- kind: classification
ancestor: yes
- name: pii

You would usually upload the yaml file using the gcloud commands:

gcloud datastore indexes create path/to/index.yaml.

However, let’s do this programmatically.

The official pypi package for google-cloud-datastore can be found here: At the time of writing, Firestore in Datastore-mode will be the way forward, as per the release note from January 31, 2019.

Cloud Firestore is now Generally Available. Cloud Firestore is the new version of Cloud Datastore and includes a backwards-compatible Datastore mode.

If you intend to use the Cloud Datastore API in a new project, use Cloud Firestore in Datastore mode. Existing Cloud Datastore databases will be automatically upgraded to Cloud Firestore in Datastore mode.

Except where noted, the Cloud Datastore documentation now describes behavior for Cloud Firestore in Datastore mode.

We’ve purposefully created MDH in Datastore to show you how it was done originally, and we’ll be migrating the Datastore code to Firestore in an upcoming post.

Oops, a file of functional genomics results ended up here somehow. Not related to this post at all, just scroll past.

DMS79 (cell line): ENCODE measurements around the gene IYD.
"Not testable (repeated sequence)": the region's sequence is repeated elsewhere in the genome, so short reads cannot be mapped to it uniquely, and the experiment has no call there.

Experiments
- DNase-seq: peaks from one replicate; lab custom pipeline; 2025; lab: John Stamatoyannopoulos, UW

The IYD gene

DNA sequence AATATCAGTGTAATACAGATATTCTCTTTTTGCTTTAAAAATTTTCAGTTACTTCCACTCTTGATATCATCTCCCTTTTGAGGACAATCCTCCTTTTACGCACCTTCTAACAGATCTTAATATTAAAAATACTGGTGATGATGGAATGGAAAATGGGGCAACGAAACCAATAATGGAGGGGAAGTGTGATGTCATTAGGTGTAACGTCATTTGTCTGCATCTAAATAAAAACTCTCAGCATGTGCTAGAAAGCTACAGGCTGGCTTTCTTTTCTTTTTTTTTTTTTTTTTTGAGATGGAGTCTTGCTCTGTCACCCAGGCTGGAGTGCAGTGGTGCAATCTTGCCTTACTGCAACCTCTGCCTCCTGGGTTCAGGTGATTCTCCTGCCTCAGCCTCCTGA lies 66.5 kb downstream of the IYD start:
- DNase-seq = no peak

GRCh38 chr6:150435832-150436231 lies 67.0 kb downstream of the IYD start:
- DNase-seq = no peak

Creating and deleting indexes within Datastore will need to be done through the REST API via googleapiclient.discovery, as this function doesn’t exist via the google-cloud-datastore API. Working with the discovery api client can be a bit daunting for a first-time user, so here’s the code to add an index on Datastore:

import os
from google.oauth2 import service_account
from googleapiclient.discovery import build
from import datastore

SCOPES = ['']

PROJECT_ID = os.getenv("PROJECT_ID")

credentials = service_account
.from_service_account_file(SERVICE_ACCOUNT_FILE, scopes=SCOPES)

datastore_api = build('datastore', 'v1', credentials=credentials)

body = {
'ancestor': 'ALL_ANCESTORS',
'kind': 'classification',
'properties': [{
'name': 'pii',